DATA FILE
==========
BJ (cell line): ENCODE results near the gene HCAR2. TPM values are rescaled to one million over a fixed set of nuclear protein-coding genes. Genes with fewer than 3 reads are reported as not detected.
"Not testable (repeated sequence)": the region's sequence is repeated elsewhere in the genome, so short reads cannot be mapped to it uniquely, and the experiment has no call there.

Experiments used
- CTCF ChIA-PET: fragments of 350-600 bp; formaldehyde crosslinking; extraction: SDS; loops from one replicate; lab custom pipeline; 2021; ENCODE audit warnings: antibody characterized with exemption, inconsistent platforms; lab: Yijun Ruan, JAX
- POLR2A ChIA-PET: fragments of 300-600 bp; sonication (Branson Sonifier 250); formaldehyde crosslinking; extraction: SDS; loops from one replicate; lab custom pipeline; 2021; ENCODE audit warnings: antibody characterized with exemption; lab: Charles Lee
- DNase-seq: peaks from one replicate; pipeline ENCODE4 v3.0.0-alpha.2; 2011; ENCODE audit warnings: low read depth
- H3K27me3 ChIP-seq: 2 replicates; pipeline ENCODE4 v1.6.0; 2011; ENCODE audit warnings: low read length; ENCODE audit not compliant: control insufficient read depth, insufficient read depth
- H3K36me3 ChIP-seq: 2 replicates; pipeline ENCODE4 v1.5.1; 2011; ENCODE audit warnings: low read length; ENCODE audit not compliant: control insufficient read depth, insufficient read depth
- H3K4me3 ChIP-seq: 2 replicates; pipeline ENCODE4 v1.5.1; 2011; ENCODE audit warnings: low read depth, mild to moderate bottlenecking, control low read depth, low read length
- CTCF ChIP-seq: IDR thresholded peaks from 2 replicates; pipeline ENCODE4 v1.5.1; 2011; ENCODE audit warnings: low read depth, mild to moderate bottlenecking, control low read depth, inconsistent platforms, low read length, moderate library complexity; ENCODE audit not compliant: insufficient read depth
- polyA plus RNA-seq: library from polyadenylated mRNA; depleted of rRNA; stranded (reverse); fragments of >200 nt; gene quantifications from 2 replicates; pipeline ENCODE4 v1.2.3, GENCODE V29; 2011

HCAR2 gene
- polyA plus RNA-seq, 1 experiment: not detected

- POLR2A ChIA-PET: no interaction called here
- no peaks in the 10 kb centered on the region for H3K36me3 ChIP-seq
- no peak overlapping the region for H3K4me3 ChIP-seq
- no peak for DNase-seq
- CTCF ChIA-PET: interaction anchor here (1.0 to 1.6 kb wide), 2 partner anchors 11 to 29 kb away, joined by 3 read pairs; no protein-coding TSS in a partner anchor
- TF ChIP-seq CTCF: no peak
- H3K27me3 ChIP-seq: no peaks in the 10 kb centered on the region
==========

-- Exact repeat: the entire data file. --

BJ (cell line): ENCODE results near the gene HCAR2. TPM values are rescaled to one million over a fixed set of nuclear protein-coding genes. Genes with fewer than 3 reads are reported as not detected.
"Not testable (repeated sequence)": the region's sequence is repeated elsewhere in the genome, so short reads cannot be mapped to it uniquely, and the experiment has no call there.

Experiments used
- CTCF ChIA-PET: fragments of 350-600 bp; formaldehyde crosslinking; extraction: SDS; loops from one replicate; lab custom pipeline; 2021; ENCODE audit warnings: antibody characterized with exemption, inconsistent platforms; lab: Yijun Ruan, JAX
- POLR2A ChIA-PET: fragments of 300-600 bp; sonication (Branson Sonifier 250); formaldehyde crosslinking; extraction: SDS; loops from one replicate; lab custom pipeline; 2021; ENCODE audit warnings: antibody characterized with exemption; lab: Charles Lee
- DNase-seq: peaks from one replicate; pipeline ENCODE4 v3.0.0-alpha.2; 2011; ENCODE audit warnings: low read depth
- H3K27me3 ChIP-seq: 2 replicates; pipeline ENCODE4 v1.6.0; 2011; ENCODE audit warnings: low read length; ENCODE audit not compliant: control insufficient read depth, insufficient read depth
- H3K36me3 ChIP-seq: 2 replicates; pipeline ENCODE4 v1.5.1; 2011; ENCODE audit warnings: low read length; ENCODE audit not compliant: control insufficient read depth, insufficient read depth
- H3K4me3 ChIP-seq: 2 replicates; pipeline ENCODE4 v1.5.1; 2011; ENCODE audit warnings: low read depth, mild to moderate bottlenecking, control low read depth, low read length
- CTCF ChIP-seq: IDR thresholded peaks from 2 replicates; pipeline ENCODE4 v1.5.1; 2011; ENCODE audit warnings: low read depth, mild to moderate bottlenecking, control low read depth, inconsistent platforms, low read length, moderate library complexity; ENCODE audit not compliant: insufficient read depth
- polyA plus RNA-seq: library from polyadenylated mRNA; depleted of rRNA; stranded (reverse); fragments of >200 nt; gene quantifications from 2 replicates; pipeline ENCODE4 v1.2.3, GENCODE V29; 2011

HCAR2 gene
- polyA plus RNA-seq, 1 experiment: not detected

- POLR2A ChIA-PET: no interaction called here
- no peaks in the 10 kb centered on the region for H3K36me3 ChIP-seq
- no peak overlapping the region for H3K4me3 ChIP-seq
- no peak for DNase-seq
- CTCF ChIA-PET: interaction anchor here (1.0 to 1.6 kb wide), 2 partner anchors 11 to 29 kb away, joined by 3 read pairs; no protein-coding TSS in a partner anchor
- TF ChIP-seq CTCF: no peak
- H3K27me3 ChIP-seq: no peaks in the 10 kb centered on the region